Lorenzo Korehisa is a tennis athlete for the University of Wisconsin-Superior’s men’s tennis team.

Korehisa has been playing tennis for about 11 years now. In his hometown of Rio Grande da Serra, a small town near São Paulo, Brazil, an early childhood memory of playing tennis is when he’d hit the ball against the wall inside his house while it rained.

Korehisa chose UWS because the university gave him the opportunity to play, the university matched his grades, budgets, and competition level.

“The team is really united,” Korehisa said about the team as a whole. Head Coach Ceejay Schaffner points to Korehisa as a reason for that. “His dedication to getting a little better everyday inspires his teammates to be better players and inspires me to be a better coach,” Schaffner said.

Korehisa on the outdoor UWS tennis courts. | Photo by Paul James

Lorenzo has had quite a few coaches stand out for him in his journey to where he is now. It started with Renato Rael and Mauricio Mazini. “They were the one’s that taught me tennis, my first tennis professors,” Korehisa said.

Others helped him go from the basics to what could bring him a step above the competition. Juninho Nascimento, who was ranked top 200 in the world, was a knowledgeable and fun coach, with great practices and stories that furthered Korehisa’s love of the sport.

Robson Pegoraro was another coach who helped him along the way. He was older and knew a lot about tennis, especially how to teach and improve one’s abilities.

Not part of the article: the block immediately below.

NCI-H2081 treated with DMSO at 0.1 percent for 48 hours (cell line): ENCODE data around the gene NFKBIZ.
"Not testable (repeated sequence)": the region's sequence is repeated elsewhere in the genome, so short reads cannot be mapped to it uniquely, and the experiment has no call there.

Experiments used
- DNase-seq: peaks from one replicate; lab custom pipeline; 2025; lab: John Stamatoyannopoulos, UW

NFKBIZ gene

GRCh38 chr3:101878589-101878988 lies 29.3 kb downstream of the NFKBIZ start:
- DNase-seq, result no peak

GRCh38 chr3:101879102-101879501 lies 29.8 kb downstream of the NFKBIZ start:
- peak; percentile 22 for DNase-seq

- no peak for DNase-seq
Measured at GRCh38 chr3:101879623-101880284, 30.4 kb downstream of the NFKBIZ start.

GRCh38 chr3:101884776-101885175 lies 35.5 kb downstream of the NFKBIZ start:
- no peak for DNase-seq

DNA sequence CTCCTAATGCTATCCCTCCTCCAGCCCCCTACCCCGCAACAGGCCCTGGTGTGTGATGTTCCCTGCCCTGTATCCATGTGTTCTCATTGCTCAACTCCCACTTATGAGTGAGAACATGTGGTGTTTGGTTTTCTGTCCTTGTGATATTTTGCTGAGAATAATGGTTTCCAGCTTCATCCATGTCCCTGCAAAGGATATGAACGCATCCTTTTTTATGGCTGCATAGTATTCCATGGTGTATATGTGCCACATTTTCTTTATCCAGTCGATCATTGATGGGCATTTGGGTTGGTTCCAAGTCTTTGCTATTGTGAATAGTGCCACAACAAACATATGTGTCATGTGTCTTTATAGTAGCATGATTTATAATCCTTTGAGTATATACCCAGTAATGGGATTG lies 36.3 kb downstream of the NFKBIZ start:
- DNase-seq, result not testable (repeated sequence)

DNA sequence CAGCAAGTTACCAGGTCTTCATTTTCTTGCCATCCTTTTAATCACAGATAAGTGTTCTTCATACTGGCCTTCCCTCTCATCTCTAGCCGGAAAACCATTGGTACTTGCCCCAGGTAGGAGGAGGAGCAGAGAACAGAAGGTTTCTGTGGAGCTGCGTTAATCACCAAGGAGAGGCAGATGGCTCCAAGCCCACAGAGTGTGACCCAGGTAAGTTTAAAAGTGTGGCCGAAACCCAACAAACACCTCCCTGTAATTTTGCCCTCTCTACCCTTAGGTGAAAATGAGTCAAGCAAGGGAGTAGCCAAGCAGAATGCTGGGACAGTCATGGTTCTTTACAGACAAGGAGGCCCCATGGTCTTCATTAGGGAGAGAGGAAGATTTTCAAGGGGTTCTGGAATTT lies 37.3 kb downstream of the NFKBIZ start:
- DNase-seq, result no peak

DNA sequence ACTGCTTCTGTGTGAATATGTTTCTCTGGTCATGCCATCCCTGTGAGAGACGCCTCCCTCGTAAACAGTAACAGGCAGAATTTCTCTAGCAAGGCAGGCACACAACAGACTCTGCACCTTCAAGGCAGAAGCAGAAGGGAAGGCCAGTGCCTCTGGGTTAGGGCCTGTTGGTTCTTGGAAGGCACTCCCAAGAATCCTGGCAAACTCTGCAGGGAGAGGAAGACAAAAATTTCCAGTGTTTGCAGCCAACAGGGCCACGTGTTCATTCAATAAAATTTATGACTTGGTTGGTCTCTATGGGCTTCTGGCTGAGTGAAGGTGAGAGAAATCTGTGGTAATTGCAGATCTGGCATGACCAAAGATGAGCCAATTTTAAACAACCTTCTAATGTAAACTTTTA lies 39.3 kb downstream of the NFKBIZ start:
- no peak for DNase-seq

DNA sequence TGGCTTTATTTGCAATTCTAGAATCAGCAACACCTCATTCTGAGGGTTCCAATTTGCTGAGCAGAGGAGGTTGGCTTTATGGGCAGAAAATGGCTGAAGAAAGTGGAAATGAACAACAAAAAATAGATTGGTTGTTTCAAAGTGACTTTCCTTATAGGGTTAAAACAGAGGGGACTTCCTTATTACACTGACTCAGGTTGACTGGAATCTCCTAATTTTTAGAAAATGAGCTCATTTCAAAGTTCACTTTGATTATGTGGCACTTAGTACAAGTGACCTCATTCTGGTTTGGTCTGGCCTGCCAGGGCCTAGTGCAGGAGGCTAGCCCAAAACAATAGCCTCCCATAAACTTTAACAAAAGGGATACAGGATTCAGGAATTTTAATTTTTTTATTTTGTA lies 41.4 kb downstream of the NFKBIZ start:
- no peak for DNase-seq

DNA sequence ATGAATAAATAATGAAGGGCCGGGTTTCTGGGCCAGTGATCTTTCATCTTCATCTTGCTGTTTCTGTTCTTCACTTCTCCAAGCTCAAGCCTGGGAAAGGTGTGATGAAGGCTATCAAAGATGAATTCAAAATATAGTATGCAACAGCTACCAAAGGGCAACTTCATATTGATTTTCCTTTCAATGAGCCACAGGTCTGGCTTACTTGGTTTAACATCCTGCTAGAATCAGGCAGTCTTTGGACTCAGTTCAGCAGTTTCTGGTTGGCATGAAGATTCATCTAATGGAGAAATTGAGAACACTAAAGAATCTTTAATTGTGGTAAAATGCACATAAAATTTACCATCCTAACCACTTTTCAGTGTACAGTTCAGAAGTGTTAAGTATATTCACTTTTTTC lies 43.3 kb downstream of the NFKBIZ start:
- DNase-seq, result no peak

For Korehisa’s physical conditioners, Vinicius Cavani and Heric Peregrina, also helped him. Cavani was a professional soccer goalkeeper, whereas Heric was a young man who
was eager to help him improve.

In 2013 Korehisa, broke his right wrist while he was running backwards, lost his balance, and while falling, he put his right arm down to support his body causing the injury.

An injury very early on in his life could’ve been a major setback but Korehisa didn’t let it derail his future. “Lorenzo is one of the hardest workers I have ever coached,” Schaffner said. Lorenzo plays both singles and doubles, yet he prefers singles one-on-one competition.

This is Lorenzo’s final year on campus as he will graduate in May of 2023. His ultimate goal is to work in a multinational company where he can transfer his job to other countries and live in a variety of different places. He is double majoring in transportation and logistics management, and international business.